After Aegon's conquest, the dynamics change in two crucial ways:
- Wars are less frequent and much bigger
- Peace can last for longer than a generation
The end result of this is that the influx of quality recruits to the Night's Watch is very clumpy and unpredictable. Large numbers of new recruits will result in the decay of the culture and values in the ways that I explained above. When Maegor sent 2000 of the faith militant to the wall, that would have had a huge impact on the culture there, even though that 2000 would still have been in the minority at the time.
Turnover on the wall is high
The wall is not a good place for growing old.
There's not enough info in the books to make a reliable actuarial estimate on the mean lifetime of someone after taking the Black. It stands to reason though, that not many people would make it past 20 years of service.
During a time of long peace, the lack of quality recruits from defeated households could be disastrous. So the recruiters have to make up the shortfall with criminals, broken men and other such recruits who are unacquainted with discipline and following orders. I don't have any quotes with me to back this up, but I suspect the Night's Watch has always accepted and made use of criminals. However, these criminals can always be beaten into shape by the rest of the Night's watch.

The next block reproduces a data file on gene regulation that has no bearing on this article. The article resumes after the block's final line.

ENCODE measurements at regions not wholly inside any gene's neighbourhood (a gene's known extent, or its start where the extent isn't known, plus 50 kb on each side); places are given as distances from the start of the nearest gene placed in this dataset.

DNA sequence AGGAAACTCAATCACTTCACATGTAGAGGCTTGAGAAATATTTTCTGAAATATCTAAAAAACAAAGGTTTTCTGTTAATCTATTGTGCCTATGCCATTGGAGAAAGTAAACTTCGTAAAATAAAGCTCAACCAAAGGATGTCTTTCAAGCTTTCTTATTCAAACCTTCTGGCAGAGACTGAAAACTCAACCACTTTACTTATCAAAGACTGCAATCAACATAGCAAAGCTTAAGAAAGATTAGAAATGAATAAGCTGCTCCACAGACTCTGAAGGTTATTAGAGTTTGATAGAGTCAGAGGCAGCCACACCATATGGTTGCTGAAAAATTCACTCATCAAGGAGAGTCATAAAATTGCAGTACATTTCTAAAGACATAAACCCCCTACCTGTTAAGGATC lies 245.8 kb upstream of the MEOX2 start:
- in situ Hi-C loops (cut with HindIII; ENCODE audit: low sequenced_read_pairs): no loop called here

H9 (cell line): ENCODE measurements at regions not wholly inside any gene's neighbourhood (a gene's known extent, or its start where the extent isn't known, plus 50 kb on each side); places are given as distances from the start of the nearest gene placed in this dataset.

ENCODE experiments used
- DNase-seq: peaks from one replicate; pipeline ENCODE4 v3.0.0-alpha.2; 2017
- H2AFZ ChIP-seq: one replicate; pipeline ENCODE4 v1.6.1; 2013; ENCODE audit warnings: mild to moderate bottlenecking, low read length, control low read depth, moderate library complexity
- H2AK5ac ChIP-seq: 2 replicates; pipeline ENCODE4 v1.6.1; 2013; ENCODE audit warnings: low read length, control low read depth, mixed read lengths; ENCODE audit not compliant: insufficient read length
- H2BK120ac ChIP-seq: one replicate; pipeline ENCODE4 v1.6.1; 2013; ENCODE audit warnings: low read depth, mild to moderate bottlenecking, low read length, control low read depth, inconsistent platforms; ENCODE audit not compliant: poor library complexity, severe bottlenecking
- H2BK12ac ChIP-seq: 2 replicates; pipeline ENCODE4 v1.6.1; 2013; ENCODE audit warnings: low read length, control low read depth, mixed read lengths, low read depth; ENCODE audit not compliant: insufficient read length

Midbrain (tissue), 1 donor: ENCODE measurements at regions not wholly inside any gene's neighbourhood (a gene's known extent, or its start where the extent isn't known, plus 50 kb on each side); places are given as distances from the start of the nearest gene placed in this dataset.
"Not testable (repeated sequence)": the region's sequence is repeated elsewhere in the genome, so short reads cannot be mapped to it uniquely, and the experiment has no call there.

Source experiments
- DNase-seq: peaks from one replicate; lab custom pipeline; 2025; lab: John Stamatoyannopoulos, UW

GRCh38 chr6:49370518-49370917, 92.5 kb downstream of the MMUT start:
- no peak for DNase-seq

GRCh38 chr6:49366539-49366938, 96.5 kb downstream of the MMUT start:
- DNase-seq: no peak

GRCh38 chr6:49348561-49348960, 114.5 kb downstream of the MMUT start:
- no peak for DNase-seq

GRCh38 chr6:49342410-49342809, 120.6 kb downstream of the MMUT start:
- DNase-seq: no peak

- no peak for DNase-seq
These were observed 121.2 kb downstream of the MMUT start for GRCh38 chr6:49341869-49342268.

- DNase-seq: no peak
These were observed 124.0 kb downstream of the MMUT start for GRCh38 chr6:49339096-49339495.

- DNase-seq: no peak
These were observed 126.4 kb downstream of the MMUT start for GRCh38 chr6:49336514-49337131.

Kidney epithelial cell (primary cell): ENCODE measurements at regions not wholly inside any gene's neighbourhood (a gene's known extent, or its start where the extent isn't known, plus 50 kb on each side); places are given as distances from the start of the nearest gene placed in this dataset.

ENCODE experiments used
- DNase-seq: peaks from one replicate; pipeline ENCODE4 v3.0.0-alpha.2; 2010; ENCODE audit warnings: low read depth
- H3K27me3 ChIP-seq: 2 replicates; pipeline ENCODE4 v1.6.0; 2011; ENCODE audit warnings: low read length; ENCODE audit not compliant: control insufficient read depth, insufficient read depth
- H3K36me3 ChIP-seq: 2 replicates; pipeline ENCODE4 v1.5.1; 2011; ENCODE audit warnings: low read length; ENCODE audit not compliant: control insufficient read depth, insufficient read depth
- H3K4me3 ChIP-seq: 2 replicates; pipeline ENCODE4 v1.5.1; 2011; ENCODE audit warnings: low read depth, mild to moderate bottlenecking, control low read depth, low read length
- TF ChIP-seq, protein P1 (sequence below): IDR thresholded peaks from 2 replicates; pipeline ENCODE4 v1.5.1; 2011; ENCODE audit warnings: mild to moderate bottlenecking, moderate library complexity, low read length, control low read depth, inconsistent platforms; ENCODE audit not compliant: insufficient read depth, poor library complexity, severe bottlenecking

The crucial change comes when the Night's Watch is forced, through a time of peace, to recruit primarily from criminals.
That changes the culture, and earns the Night's Watch an unsavoury reputation. As other have suggested, once the Night's watch is associated with criminals, this results in a positive feedback loop. Men of honour are less likely to see taking the Black as a noble pursuit, and Lords are more likely to see it as a fitting punishment for their criminals and prisoners. I think this goes a long way to answering why the Night's watch is depleted at the start of AGOT, but it doesn't completely answer it.
The Night's Watch is the only thing standing between the realm and what lies beyond, and it has become an army of undisciplined boys and tired old men
Because of the high turnover at the wall, you don't necessarily need to look for longterm declining trends to explain the low population. Recent events are sufficient.
As @Aegon mentioned in his answer:
You're incorrect in assuming that Robert's Rebellion should have provided fresh manpower to Night's Watch. Robert pardoned every Targaryen loyalist. People lost parts of their lands but none lost their heads or titles. The only Targaryen loyalists we see on the Wall were sent there by Tywin Lannister, presumably after the sack of King's Landing
I think that pardoning these Targaryen loyalists deprived the Wall of much needed recruits, and was likely one of the biggest contributors to the lack of men serving there. The preceeding loss of respect for the Black probably influenced Robert's decision, but an arbitrary decision it still was.
Which is why the Night's watch is described as such by Maester Aemon. It's missing the cohort of middle-aged men whose combination of experience and fitness the Wall needed most. The cohort that would have been filled 15 years ago had Robert made a different decision.